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In particular, I am looking for a textbook which will go over the details of derivations (including all calculus and linear algebra) for learning models and concepts such as logistic regression, Gaussian Discriminant Analysis, with full proofs for variants like Gaussian Naive Bayes.

Books such as "Elements of Statistical Learning" tend to gloss over certain details. For example, when discussing L1 Regularized Logistic Regression (Section 4.4.4), it says that "the score equations ... have the form", and then presents the form without giving the derivation.

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  • $\begingroup$ You are much more likely to find the full details in publications, rather than textbooks. Very often, including all details would require more space per approach than a textbook typically has to spend. $\endgroup$ – Marc Claesen Nov 7 '13 at 19:31
  • $\begingroup$ Is there some authoritative list of publications which might contain these derivations? $\endgroup$ – merlin2011 Nov 7 '13 at 19:34
  • $\begingroup$ It's very dependent on what algorithms you are interested in. For L1 regularized LR, this might be interesting: csie.ntu.edu.tw/~cjlin/papers/l1_glmnet/long-glmnet.pdf $\endgroup$ – Marc Claesen Nov 7 '13 at 19:42
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    $\begingroup$ If a particular textbook doesn't have a derivation, it almost certainly has a citation you can reference. For instance, section 4.4.4 of ESLII (which you highlighted) contains the following references: Koh et al., 2007, Park and Hastie, 2007, Friedman et al., 2010, Efron, 1975. Check the back of the book for the full citations these references are describing. $\endgroup$ – David Marx Nov 7 '13 at 21:16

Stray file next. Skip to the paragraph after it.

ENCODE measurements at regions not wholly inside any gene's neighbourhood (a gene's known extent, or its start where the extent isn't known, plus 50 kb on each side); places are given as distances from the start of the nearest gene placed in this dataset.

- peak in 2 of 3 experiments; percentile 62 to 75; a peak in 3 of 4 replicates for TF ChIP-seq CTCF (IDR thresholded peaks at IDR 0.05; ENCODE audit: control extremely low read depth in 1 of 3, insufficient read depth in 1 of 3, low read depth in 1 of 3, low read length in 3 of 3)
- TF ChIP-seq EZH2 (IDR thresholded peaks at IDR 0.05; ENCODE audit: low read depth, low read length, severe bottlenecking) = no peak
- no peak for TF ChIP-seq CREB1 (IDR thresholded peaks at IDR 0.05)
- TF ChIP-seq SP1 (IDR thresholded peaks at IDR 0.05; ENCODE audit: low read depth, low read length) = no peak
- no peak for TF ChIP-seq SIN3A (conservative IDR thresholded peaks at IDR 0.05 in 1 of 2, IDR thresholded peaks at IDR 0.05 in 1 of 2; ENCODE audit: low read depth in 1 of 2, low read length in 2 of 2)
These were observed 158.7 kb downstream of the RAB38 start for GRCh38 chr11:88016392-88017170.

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Have a look at 'A First Course in Machine Learning,' Simon Rogers and Mark Girolami. There are many easy to follow step by step derivations of concepts that include calculus and linear algebra. Also, you can look at google book preview to see if it fits your needs.

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Take it as a fact that no single book can satisfy your criteria. It depends on the depth of the concepts you want to go into. It also depends on what do you mean when you say statistical concepts.

If by statistical concepts you mean distribution theory, hypothesis testing, ANOVA, Regression and other day to day statistics then Statistical Inference by Casella and Berger should be followed. If you want details of a specific advanced concept say Time Series then you can follow Time Series Analysis by Box and Jenkins for Univariate Time Series and Introduction to Multivariate Time series by Lutkepohl etc and so on for different topics

Similarly for Machine learning also . Mining of Massive datasets is a comprehensive book with proofs on Machine Learning, but again it all depends on where you are where you want to head to.

That being said, Forums,Research Papers and Publications are way to go for latest proofs, results etc.

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